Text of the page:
Thanks for the interesting question. My college and post-college roommate is visiting and it made me think: what *did* I do for dinner all those years I couldn't cook? And the answer was: a lot of fruit (no prep needed) and salad (even I could dress lettuce) and noodles (but not much because the box had to last the week) with red sauce (because it was cheaper than butter, or canned soup. I took sandwiches for lunch and had cereal for breakfast...not such a bad life, really. It's harder to eat healthy now because I am locked in to the "meat-starch-veggie" idea of my childhood (though I have tried to drop the starch from the equation as much as possible) and my kids are pickier eaters than I am--or, I should say, they crave more variety than my post-college life afforded me. I enjoy making myself one filet of fish, or a great salad with all ingredients I like, but trying to make it something the whole family will eat and enjoy saps my will. Food for thought, no pun intended. Thanks!

April 26, 2012 | Unregistered CommenterMemeGRL

One thing I did when I was working and single is to make freezer meals in single serving portions. It is hard to cook for just one person, so I would make a larger amount and then freeze them in single servings. This helped me in a lot of ways. It gave me lunches to take to work so I didn't need to go out. It gave me something to eat when I came home from work and was too tired to cook, so might be temped to eat something like ice cream for dinner. It also helped me to eat the proper portions of food. Not everything has to be cooked ahead. One fun thing I did was to make foil dinners and then freeze them. I could then put one in the toaster oven (it was Arizona and I didn't want to heat up my apartment!) and it was the perfect dinner for one!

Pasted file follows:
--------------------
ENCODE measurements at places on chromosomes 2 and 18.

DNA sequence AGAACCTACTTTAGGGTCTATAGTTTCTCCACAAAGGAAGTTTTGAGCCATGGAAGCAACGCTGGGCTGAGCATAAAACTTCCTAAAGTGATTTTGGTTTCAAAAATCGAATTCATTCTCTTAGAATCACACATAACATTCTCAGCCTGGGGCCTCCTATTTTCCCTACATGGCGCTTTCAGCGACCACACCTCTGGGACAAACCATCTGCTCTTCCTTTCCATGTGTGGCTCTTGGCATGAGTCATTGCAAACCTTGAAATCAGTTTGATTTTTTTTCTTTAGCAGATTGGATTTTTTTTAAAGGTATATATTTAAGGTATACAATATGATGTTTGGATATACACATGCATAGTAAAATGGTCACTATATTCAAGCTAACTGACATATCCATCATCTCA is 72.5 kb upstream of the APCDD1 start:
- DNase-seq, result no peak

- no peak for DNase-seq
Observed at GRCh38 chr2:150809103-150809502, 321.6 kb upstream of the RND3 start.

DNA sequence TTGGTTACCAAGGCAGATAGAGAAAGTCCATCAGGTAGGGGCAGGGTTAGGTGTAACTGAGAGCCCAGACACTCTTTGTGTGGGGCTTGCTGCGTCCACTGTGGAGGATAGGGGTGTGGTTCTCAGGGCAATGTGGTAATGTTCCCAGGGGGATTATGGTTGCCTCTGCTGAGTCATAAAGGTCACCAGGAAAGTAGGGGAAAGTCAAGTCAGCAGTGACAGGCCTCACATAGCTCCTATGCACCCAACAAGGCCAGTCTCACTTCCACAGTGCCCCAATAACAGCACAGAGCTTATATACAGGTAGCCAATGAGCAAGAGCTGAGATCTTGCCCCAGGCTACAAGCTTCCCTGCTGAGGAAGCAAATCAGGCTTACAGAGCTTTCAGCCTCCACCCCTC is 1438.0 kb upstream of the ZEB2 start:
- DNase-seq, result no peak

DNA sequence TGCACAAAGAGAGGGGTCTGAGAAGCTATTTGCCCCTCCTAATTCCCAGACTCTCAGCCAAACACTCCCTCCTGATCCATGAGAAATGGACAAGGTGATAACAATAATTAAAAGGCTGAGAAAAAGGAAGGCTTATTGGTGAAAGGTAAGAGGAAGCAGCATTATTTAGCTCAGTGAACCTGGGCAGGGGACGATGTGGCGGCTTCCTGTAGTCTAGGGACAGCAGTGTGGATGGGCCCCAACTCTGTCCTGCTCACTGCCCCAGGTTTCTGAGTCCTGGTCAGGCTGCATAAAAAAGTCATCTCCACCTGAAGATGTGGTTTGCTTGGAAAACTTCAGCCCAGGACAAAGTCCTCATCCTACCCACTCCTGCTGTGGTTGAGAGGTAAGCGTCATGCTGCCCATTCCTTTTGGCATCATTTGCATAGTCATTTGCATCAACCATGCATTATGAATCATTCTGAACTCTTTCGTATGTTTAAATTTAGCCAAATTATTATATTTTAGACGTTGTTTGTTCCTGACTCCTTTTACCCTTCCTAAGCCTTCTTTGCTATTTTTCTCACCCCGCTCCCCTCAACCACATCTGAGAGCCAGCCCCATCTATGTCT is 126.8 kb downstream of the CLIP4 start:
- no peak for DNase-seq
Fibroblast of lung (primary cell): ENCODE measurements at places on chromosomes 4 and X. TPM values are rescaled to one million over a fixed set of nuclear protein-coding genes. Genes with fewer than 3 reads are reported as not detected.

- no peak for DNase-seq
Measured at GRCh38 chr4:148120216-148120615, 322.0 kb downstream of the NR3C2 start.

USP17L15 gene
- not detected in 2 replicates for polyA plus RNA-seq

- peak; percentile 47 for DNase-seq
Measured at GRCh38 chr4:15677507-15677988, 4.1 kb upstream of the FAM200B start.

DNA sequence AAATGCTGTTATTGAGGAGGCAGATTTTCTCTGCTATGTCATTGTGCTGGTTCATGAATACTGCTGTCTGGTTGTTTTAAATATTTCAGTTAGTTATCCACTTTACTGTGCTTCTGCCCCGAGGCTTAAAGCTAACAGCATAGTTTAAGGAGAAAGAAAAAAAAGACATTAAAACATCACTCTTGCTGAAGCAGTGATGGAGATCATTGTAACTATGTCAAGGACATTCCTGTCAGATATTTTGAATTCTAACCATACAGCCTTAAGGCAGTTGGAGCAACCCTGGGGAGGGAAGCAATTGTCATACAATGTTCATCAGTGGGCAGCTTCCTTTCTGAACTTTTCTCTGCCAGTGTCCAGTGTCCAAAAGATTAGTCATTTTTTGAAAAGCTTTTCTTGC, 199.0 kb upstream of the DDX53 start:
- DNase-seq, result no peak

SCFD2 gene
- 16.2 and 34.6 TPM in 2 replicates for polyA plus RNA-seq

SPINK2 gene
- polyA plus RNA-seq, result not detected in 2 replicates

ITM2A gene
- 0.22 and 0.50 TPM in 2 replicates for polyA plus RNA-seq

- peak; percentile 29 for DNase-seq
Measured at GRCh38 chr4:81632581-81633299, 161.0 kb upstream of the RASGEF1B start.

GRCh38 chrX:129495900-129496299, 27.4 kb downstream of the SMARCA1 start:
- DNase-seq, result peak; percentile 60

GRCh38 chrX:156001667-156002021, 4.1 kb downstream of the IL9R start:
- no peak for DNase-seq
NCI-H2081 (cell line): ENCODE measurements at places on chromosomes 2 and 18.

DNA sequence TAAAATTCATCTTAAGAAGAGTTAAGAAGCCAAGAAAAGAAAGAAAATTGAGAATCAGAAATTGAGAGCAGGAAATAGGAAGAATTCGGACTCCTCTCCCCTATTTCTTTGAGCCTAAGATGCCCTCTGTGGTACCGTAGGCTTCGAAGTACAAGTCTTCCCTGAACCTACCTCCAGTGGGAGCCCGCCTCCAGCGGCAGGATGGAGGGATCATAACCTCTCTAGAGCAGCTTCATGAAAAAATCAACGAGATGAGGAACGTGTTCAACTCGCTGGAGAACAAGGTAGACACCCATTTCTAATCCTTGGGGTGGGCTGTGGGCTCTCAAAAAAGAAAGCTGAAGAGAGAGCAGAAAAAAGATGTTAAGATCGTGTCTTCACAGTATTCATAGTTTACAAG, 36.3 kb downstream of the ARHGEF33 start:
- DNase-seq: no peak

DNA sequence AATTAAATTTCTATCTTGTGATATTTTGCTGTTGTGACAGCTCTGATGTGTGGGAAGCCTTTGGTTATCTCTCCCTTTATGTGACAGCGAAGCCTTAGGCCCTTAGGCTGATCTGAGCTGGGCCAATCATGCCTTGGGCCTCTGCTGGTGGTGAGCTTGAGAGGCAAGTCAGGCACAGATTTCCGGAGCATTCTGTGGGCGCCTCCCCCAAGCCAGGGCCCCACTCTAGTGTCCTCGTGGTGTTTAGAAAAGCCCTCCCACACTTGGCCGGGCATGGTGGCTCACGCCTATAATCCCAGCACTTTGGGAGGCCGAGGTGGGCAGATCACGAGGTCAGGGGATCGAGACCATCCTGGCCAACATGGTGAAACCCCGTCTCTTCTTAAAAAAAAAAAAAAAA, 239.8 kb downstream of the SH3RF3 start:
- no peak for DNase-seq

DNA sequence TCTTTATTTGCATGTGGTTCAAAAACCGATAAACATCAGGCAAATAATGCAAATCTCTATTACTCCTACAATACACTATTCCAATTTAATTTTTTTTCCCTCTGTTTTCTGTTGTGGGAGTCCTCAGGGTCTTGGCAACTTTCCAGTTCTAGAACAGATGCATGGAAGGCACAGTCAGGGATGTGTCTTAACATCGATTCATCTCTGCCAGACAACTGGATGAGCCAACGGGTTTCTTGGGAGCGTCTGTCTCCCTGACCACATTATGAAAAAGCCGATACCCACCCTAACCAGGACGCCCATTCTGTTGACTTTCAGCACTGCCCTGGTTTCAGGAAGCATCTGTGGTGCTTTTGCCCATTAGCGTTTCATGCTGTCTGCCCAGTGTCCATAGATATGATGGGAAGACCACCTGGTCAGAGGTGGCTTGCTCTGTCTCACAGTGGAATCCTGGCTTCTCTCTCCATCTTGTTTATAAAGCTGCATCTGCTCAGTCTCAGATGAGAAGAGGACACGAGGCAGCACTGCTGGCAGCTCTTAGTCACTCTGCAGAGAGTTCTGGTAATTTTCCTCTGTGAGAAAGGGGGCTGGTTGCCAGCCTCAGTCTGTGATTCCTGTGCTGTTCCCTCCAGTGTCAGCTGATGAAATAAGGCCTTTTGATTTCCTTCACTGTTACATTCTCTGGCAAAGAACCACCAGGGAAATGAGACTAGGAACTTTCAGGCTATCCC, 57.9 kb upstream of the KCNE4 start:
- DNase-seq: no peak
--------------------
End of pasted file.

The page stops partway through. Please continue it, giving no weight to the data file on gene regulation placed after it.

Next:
April 27, 2012 | Unregistered CommenterLorraine

In college my roommates and I would take turns cooking dinner and ate family style. It was really nice to have some company at dinner and the predictability of dinner ready most nights of the week. The stuff my roommates cooked wasn't always great, though (I remember lots of hamburger helper :)

April 27, 2012 | Unregistered CommenterLindsey

I was eating alone for three years in college, and yes, I did eat healthy. That was before all the bad habits crept in. If I was doing it now, I wouldn't eat nearly as healthy as I did then.

Family dinner...we really need to improve on that. I'm ashamed to admit it, but it's true. Our biggest challenge is that my husband never gets home before 7 pm, and most days we have already eaten by then. Especially on nights when the kids or I have other commitments after dinner. Definitely going to work on it.

April 30, 2012 | Unregistered CommenterAnn